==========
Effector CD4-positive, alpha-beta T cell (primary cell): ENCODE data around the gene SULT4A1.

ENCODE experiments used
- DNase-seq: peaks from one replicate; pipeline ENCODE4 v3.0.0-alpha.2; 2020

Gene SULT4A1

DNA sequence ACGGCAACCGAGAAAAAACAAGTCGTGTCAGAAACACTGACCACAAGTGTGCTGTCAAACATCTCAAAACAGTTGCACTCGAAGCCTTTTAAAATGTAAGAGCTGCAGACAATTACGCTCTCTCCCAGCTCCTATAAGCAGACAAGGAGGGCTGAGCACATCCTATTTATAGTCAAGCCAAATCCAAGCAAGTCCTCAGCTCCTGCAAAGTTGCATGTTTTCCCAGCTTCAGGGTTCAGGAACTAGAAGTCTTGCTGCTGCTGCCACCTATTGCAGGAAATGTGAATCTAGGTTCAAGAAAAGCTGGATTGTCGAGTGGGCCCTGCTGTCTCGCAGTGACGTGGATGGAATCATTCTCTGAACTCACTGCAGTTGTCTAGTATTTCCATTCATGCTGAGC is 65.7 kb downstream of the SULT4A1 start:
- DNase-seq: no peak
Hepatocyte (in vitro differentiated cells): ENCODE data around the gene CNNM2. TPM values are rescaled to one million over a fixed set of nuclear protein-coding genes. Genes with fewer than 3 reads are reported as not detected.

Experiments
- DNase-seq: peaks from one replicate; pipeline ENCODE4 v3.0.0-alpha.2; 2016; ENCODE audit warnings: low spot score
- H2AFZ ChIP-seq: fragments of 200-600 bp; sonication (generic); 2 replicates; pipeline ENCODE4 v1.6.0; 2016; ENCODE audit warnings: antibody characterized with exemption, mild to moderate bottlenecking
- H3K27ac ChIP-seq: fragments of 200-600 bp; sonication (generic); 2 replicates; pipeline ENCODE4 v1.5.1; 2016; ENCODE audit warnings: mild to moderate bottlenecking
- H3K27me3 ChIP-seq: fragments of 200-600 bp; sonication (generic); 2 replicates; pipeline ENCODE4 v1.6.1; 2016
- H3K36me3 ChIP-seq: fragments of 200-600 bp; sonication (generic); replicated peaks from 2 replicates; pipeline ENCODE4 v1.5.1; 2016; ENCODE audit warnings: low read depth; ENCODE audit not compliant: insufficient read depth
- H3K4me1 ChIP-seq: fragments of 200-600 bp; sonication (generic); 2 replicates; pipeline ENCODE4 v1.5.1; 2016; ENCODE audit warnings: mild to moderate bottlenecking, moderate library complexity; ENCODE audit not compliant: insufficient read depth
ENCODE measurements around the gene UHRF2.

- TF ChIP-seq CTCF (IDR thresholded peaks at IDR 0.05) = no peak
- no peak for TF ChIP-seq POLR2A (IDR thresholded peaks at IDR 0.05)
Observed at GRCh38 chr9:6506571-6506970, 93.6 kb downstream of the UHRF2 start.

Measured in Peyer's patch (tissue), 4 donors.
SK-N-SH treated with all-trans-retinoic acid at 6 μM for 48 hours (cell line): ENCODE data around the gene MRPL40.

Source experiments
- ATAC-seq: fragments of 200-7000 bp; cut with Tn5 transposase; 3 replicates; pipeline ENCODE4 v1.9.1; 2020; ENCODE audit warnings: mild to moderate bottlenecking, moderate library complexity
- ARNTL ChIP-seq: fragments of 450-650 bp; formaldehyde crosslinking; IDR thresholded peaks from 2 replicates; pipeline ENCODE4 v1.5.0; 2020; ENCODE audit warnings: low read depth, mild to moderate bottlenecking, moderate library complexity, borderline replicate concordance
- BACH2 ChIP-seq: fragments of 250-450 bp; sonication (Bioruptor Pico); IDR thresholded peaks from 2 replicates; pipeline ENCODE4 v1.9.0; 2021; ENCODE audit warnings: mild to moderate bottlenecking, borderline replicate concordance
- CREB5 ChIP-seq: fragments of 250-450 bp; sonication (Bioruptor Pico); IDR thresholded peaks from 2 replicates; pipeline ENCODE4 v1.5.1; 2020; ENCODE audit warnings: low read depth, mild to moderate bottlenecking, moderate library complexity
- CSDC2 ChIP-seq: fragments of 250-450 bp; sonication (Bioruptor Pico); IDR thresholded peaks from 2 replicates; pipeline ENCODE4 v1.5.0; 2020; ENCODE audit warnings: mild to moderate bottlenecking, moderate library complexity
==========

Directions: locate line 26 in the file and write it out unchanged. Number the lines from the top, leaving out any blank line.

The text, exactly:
- CSDC2 ChIP-seq: fragments of 250-450 bp; sonication (Bioruptor Pico); IDR thresholded peaks from 2 replicates; pipeline ENCODE4 v1.5.0; 2020; ENCODE audit warnings: mild to moderate bottlenecking, moderate library complexity